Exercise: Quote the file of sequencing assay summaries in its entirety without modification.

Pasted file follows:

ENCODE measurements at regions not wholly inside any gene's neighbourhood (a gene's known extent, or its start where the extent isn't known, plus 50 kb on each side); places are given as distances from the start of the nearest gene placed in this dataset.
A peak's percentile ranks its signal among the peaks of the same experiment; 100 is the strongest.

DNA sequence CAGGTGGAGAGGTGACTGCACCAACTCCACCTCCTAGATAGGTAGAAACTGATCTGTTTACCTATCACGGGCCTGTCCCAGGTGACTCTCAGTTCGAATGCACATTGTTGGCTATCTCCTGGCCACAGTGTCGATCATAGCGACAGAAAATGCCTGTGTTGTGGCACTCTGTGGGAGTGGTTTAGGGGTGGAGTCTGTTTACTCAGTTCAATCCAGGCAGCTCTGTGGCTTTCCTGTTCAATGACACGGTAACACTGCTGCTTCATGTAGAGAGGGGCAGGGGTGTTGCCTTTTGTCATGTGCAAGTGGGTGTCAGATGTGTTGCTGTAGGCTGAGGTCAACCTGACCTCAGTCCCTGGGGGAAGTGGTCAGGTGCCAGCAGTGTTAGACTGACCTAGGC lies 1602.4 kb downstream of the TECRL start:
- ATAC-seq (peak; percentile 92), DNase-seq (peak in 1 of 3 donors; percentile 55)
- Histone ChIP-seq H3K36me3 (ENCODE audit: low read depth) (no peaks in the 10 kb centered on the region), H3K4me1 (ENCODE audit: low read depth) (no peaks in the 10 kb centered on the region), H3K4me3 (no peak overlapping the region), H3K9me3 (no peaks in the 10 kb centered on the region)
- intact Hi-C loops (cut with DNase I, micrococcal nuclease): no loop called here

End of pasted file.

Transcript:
ENCODE measurements at regions not wholly inside any gene's neighbourhood (a gene's known extent, or its start where the extent isn't known, plus 50 kb on each side); places are given as distances from the start of the nearest gene placed in this dataset.
A peak's percentile ranks its signal among the peaks of the same experiment; 100 is the strongest.

DNA sequence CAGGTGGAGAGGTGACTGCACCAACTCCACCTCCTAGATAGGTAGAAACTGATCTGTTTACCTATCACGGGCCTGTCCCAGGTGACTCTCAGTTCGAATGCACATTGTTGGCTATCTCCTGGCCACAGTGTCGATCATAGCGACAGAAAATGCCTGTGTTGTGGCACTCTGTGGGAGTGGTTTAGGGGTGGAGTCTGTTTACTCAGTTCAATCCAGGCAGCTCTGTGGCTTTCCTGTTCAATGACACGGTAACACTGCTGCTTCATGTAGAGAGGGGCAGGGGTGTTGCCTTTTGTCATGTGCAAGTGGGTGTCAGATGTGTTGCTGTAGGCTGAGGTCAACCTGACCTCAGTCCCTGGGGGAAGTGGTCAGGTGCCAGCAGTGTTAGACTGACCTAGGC lies 1602.4 kb downstream of the TECRL start:
- ATAC-seq (peak; percentile 92), DNase-seq (peak in 1 of 3 donors; percentile 55)
- Histone ChIP-seq H3K36me3 (ENCODE audit: low read depth) (no peaks in the 10 kb centered on the region), H3K4me1 (ENCODE audit: low read depth) (no peaks in the 10 kb centered on the region), H3K4me3 (no peak overlapping the region), H3K9me3 (no peaks in the 10 kb centered on the region)
- intact Hi-C loops (cut with DNase I, micrococcal nuclease): no loop called here